Kris Boyd reckons Celtic could be set for a pressure cooker clash at Tannadice in nine days time, given recent developments.
Neil Lennon’s nine in-a-row champions may only have dropped two points on Sunday, but you’d be forgiven for thinking they were preparing to throw in the towel given Boyd’s comments.
The former Rangers frontman was speaking on Sky Sports’ Scottish Football Podcast where he gave his thoughts on the apparent title race developing.
Asked by Ian Crocker whether he felt Rangers already had the title advantage, Boyd gave a typically forthright answer.
“It definitely is,” he said. “I’ve been there when you’re neck and neck and you’re like ‘can we play first and get the points in the bag’ then the pressure is on Celtic to go and win the game.
“But 11 points is big. It is big. Even though you might have the games in hand.
“It would be pressure on Celtic going into that game at Tannadice.”
Celtic could use deficit as some motivation
Putting all the usual cliches about ‘points on the board being better than games in hand’ aside, it is important that everyone doesn’t lose sight of the bigger picture.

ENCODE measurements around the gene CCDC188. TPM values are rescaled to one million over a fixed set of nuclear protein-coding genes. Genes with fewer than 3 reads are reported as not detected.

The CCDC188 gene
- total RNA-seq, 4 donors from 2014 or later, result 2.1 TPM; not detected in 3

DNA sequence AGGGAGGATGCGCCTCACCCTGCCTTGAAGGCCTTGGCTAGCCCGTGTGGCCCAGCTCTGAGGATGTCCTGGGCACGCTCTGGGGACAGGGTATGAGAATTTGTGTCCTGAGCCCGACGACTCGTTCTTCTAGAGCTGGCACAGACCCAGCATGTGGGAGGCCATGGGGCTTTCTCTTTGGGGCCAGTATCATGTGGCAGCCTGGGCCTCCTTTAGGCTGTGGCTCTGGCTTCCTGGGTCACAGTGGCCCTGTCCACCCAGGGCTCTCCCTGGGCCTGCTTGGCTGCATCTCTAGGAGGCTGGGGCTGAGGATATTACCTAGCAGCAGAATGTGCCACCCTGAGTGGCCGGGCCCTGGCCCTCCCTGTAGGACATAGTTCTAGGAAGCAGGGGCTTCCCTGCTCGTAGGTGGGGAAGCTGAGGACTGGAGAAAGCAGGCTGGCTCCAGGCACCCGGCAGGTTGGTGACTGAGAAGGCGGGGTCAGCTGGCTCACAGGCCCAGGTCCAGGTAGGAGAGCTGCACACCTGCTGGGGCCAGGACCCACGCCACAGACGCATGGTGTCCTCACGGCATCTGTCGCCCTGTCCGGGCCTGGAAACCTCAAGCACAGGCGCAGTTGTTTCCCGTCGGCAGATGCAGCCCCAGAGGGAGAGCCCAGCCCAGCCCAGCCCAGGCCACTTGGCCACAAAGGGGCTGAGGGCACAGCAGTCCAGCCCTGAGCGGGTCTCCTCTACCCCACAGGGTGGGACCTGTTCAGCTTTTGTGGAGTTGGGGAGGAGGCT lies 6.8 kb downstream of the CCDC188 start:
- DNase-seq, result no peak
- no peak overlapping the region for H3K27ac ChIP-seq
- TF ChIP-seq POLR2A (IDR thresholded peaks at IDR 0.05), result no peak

We’re two weeks into a season that will last the best part of ten months, with many twists and turns to come.
Even if Rangers do what many would expect and win their next two matches – the gap is hardly going to be a daunting one for our players.
For a start, they’ll be so in the mood for the 5:30pm game at Tannadice that they won’t know the score at Ibrox from earlier in the afternoon.
Their only care will be getting the job done in Dundee. Everything else will take care of itself.
Additionally, the fact we are chasing our rivals may give the players extra motivation not to slip up. Already trailing, they’ll know the importance of not conceding any more ground in the title race – even if they still have games in hand to come.
We also have a big enough to squad to deal with an away game to St. Mirren at some point in the New Year.
Let’s not lose sight of the bigger picture here. As much as stories of Celtic in crisis tend to sell.